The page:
Before you develop and agree to the next construction contract, you should understand the retainage related to the construction industry that will be listed in your contract until the conclusion of the entire project. This applies to both contractors and subcontractors who are working collectively. If you are unsure about what a retainage is and how it applies to you, continue reading for more information.
What is Retainage?
There is a certain amount of project costs that are retained for the project’s duration while the contractor is working. This is used to encourage timely completion of a project and that the correct quality is applied. Once the project is completed successfully, the retainage is paid to the contractor, who then disperses to subcontractors.
Retainage is very common for various construction jobs, large and small, including public projects and private projects. They do hinder the contractor and subcontractors on the job. It can be a misuse of funds by the owners to take advantage of the contractors, not paying out what is owed to them with the final invoice of the projects.
What is Project Retainage Percentage?
When the retainage is calculated on the project, the project retainage percentage is calculated to be a specific amount payment applied until it is time for the final payment. For example, if the project retainage percentage is 10 percent, then each payment made to the contractor will have 10 percent retained until the project’s conclusion.
Why Would You Use It as a Contractor?
As a contractor, you may need the assistance of subcontractors to complete the project at hand. With retainage, you can also withhold funds from the subcontractor to ensure that their work matches your quality before releasing the funds. Another benefit to having a retainage on your project is preparing and balancing a budget for the project with the actual cash flow and suppliers throughout the project’s progression.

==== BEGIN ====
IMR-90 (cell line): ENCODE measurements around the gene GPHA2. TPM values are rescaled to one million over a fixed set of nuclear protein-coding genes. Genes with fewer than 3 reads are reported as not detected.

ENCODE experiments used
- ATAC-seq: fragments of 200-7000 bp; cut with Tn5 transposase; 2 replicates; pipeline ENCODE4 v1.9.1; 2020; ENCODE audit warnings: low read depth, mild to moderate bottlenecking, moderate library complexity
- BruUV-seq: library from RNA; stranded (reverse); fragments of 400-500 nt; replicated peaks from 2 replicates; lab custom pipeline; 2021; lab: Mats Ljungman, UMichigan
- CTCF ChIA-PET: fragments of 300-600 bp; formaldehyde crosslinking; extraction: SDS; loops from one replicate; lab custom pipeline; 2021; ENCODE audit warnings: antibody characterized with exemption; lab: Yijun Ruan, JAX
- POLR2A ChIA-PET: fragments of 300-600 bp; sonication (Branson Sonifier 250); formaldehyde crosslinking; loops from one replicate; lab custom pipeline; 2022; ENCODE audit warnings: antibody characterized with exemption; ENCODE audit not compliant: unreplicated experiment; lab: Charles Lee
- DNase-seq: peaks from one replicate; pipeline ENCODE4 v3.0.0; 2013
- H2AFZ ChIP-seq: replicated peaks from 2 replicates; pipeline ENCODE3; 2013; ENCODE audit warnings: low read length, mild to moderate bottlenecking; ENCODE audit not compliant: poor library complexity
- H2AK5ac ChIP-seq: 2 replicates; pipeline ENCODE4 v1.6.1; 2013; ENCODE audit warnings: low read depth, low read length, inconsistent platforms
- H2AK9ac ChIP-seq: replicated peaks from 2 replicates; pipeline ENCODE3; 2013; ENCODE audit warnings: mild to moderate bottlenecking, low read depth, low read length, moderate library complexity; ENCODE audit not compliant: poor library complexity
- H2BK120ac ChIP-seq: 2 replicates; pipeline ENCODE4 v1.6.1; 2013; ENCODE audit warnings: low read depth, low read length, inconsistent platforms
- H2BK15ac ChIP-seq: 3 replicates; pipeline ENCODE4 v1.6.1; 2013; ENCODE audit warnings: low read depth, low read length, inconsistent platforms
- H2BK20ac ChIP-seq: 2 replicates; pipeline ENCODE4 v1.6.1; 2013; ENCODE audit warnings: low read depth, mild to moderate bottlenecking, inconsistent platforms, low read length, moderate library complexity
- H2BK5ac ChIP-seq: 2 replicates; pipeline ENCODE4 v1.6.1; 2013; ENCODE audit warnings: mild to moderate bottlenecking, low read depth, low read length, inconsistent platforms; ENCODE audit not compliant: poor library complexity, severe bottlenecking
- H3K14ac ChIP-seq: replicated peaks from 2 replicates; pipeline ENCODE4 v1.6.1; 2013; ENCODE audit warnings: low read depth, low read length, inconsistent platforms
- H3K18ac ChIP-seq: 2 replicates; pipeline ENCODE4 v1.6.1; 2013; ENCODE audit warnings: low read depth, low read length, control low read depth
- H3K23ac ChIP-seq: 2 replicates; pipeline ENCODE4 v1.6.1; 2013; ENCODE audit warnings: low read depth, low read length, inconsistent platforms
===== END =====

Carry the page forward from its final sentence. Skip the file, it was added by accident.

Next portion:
What is the Difference Between Retention and Retainage?
While these terms are used interchangeably, there is a difference between retention and retainage. Retention is the actual holding of the funds agrees upon in the contract, while retainage is the amount of those funds that are being held. They refer to the same amount of retained funds.
How is Retainage Determined?
The retainage amount for the current contractor project is determined based upon the overall cost of the project or contract price. Once the amount has been established by the contracting parties, the project retainage percentage will be applied. In most cases, the payment of retainage comes out of each payment based on this percentage at that rate determined in the timeline.
How Long Can You Hold Retainage?
Legally, retainage fees can be held up to 45 days after the work completed by the contractor has been approved in some states where retainage is unregulated. This is true for both public and private projects.
Other states will require immediate release of funds if the retainage is more than 10 percent on a $100,000 project or 5 percent on a project at $500,000 or more.
What You Need to Know as a Contractor
As a contractor, there are several things to keep in mind when reviewing and agreeing to a retaining for your next construction project, whether it be a public or a private job.
- It is withheld from each payment: While you may have payments set at a certain number to equal the project’s overall cost, do not expect those payments in that established amount. Retainage is taken out of each payment made by the percentage in the construction process.
- It is up for negotiation: You do have the option to negotiate your retainage percentage for your project. While it is a common practice, there is no established percentage amount, despite what some owners may try to tell you during negotiation. For larger long-term projects and require a consistent cash flow, you can negotiate a lower one.